Fax     (727) 799-1670

About jcorsmeier

Joseph A. Corsmeier is an “AV” rated attorney practicing in Clearwater, Florida. He concentrates his practice primarily in the areas of defense of attorney disciplinary matters before The Florida Bar, attorney admission matters before the Florida Board of Bar Examiners, and professional license and disciplinary matters before the Boards of the State of Florida. He provides expert analysis and opinion on conflict of interest and other attorney disqualification and legal malpractice issues and he testified as an expert in the Florida courts. He served as an Assistant State Attorney in the Sixth Judicial Circuit from 1986 to 1990 where he prosecuted felonies exclusively from June 1987, and as Bar Counsel for The Florida Bar’s Department of Lawyer Regulation from 1990 to 1998. He also practices in the areas of estate planning and Medicaid qualification, workers’ compensation, and labor law. Mr. Corsmeier is the author of numerous articles for various bar publications, has spoken at numerous local and statewide seminars on various topics, including ethics and professionalism, and was an instructor of legal ethics for paralegals at Rollins College until the Tampa campus closed. He received his undergraduate degree from Florida State University and his J.D. from Mercer University. He is admitted to practice in all Florida Courts, the Supreme Court of the United States, the United States Court of Appeals for the Eleventh Circuit, and the Middle District of Florida. He is a member of The Florida Bar, American Bar Association, the Association of Professional Responsibility Lawyers, and the Clearwater and St. Petersburg Bar Associations.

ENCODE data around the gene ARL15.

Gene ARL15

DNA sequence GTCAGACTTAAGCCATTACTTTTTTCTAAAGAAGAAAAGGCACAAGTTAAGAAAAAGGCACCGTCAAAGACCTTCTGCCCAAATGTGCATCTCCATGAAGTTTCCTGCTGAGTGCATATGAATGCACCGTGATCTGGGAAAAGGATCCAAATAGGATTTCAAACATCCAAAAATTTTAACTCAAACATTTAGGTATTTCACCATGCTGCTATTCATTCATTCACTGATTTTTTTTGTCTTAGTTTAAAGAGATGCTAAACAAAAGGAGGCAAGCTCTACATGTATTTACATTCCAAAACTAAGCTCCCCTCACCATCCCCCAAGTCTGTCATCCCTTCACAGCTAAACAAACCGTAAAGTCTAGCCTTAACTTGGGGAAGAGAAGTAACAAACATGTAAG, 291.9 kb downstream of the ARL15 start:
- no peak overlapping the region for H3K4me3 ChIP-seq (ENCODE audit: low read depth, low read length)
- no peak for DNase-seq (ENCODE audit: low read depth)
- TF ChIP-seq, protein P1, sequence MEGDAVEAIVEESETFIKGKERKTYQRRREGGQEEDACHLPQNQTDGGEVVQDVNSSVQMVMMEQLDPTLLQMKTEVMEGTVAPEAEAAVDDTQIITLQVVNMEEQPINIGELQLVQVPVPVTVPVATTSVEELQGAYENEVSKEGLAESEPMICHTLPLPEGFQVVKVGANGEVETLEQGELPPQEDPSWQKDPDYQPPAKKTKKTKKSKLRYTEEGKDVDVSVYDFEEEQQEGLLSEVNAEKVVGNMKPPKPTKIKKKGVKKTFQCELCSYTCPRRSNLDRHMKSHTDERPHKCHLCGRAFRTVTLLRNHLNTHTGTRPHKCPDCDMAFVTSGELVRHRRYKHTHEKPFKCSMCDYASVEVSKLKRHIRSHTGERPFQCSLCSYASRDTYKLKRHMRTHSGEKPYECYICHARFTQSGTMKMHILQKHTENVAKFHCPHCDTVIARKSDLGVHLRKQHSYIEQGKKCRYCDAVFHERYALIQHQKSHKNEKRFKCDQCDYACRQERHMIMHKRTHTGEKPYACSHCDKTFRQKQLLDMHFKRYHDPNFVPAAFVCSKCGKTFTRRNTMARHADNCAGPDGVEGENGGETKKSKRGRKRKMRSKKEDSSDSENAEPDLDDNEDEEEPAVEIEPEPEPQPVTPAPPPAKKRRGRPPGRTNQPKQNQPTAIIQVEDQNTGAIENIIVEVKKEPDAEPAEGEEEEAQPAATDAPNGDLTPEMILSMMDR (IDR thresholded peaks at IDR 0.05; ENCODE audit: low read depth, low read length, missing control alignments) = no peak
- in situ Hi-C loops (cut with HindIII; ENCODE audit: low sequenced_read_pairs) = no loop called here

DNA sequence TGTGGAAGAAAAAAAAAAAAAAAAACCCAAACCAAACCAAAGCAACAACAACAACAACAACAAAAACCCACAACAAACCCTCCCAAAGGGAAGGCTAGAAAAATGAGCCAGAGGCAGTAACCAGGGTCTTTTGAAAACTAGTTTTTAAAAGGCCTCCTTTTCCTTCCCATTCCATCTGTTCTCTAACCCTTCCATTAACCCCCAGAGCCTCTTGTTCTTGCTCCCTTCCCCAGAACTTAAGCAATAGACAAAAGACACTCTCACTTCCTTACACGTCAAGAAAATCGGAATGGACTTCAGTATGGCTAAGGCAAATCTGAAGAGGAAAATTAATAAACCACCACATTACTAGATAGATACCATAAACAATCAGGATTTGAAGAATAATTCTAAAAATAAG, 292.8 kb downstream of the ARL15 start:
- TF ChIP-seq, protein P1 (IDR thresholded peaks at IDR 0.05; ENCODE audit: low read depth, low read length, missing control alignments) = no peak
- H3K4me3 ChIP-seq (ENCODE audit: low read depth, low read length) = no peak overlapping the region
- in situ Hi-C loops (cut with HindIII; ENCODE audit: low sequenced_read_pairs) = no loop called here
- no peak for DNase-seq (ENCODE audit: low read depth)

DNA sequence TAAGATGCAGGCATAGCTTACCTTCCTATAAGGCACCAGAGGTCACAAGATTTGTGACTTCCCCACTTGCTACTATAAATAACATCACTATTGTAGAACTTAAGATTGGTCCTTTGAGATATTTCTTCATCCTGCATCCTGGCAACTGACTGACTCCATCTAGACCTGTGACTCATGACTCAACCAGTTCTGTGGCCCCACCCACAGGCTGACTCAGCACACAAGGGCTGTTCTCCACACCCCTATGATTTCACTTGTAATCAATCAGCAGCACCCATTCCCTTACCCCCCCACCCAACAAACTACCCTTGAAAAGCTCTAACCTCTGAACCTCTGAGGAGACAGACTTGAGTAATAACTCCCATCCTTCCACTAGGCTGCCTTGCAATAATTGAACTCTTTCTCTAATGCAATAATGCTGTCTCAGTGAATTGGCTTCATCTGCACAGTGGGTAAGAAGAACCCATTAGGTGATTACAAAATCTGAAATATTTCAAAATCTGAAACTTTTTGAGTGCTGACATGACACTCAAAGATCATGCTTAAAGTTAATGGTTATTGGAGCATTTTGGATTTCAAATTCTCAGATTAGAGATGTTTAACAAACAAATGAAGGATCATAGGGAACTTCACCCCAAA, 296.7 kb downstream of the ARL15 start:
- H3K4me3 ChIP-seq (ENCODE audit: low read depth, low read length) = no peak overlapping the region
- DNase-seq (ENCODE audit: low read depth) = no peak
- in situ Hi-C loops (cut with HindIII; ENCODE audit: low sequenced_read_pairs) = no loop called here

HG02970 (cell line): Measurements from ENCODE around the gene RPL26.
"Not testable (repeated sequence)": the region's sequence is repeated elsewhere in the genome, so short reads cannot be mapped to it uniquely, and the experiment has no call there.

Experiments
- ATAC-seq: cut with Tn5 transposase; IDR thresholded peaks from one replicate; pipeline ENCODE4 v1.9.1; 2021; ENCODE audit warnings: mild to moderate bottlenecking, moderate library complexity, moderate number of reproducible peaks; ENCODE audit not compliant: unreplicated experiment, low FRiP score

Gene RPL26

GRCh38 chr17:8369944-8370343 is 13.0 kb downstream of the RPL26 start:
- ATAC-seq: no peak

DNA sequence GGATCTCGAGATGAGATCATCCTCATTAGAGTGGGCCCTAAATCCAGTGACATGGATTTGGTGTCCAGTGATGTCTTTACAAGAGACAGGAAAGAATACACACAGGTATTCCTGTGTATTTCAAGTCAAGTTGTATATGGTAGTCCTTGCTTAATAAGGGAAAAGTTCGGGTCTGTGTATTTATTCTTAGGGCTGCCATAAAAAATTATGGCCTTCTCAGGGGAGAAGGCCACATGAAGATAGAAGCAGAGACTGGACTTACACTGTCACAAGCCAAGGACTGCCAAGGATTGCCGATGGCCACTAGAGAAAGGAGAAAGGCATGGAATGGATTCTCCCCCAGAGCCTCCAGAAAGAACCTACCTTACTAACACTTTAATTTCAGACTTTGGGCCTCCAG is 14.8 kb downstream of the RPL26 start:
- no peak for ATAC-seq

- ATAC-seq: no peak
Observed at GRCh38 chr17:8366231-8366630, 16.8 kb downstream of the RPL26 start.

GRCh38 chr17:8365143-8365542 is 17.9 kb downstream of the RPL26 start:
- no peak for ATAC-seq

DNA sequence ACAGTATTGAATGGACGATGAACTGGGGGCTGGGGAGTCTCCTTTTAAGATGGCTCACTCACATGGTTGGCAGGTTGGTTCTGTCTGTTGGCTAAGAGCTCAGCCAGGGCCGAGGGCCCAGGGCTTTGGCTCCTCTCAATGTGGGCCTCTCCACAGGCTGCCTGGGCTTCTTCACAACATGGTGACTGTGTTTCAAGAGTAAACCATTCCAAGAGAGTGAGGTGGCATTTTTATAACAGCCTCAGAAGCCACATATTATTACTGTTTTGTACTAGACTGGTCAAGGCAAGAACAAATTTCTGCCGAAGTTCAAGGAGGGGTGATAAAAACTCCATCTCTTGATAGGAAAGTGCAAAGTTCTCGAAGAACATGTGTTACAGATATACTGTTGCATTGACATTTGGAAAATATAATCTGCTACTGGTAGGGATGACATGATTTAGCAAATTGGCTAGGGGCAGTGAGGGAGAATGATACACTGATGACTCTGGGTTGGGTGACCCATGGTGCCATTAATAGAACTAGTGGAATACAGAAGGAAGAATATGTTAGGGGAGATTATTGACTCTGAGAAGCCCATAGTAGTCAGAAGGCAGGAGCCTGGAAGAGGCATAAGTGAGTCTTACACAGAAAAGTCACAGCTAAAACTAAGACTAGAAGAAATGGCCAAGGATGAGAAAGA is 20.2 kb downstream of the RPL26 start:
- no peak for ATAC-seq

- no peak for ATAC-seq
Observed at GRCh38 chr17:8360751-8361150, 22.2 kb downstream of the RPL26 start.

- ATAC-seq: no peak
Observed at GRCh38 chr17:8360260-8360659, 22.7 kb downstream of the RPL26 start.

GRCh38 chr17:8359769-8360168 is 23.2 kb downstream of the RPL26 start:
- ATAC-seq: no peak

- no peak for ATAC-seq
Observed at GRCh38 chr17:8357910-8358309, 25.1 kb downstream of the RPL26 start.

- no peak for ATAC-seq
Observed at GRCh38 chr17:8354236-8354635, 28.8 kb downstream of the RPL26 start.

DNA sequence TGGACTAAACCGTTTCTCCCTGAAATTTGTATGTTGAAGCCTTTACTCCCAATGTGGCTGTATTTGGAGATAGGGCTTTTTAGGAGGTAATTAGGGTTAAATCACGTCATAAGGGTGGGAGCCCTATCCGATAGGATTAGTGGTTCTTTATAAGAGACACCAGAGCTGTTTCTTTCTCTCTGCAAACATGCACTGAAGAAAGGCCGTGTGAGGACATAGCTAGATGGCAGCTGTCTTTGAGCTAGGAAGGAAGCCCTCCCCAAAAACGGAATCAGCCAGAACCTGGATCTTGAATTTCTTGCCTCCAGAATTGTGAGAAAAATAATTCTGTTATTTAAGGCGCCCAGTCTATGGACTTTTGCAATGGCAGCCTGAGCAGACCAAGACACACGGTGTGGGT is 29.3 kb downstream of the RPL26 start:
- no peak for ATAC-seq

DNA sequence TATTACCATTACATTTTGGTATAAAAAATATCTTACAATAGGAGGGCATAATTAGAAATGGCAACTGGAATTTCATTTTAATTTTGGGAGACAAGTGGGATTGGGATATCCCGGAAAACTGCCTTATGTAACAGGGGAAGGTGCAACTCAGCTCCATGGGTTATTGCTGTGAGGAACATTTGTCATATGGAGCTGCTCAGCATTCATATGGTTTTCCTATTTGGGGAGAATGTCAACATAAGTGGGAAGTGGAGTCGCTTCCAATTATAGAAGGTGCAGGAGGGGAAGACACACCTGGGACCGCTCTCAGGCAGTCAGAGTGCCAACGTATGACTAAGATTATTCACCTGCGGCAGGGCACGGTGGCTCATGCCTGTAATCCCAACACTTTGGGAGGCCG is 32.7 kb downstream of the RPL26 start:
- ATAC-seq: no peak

This entry was posted in Attorney ethics, Attorney Ethics sharing fees, Ethics Opinion AVVO Advisor, Indiana ethics opinion 18-1- AVVO Advisor violation of fee, referral and other Bar rules, joe corsmeier, Joint New Jersey ethics opinion- AVVO legal services are improper fee sharing and referral fees, joseph corsmeier, Lawyer Ethics, Lawyer ethics AVVO and matching services- fee splitting and sharing, Lawyer ethics opinions, Lawyer ethics opinions Avvo - improper fee splitting and referral fees, Lawyer ethics- AVVO lawyer independent professional judgment, Lawyer sharing fees with non-lawyers, New York ethics opinion- AVVO legal services improper fee sharing, referral fees, and recommendations, Uncategorized and tagged , , , , , , , , , , . Bookmark the permalink.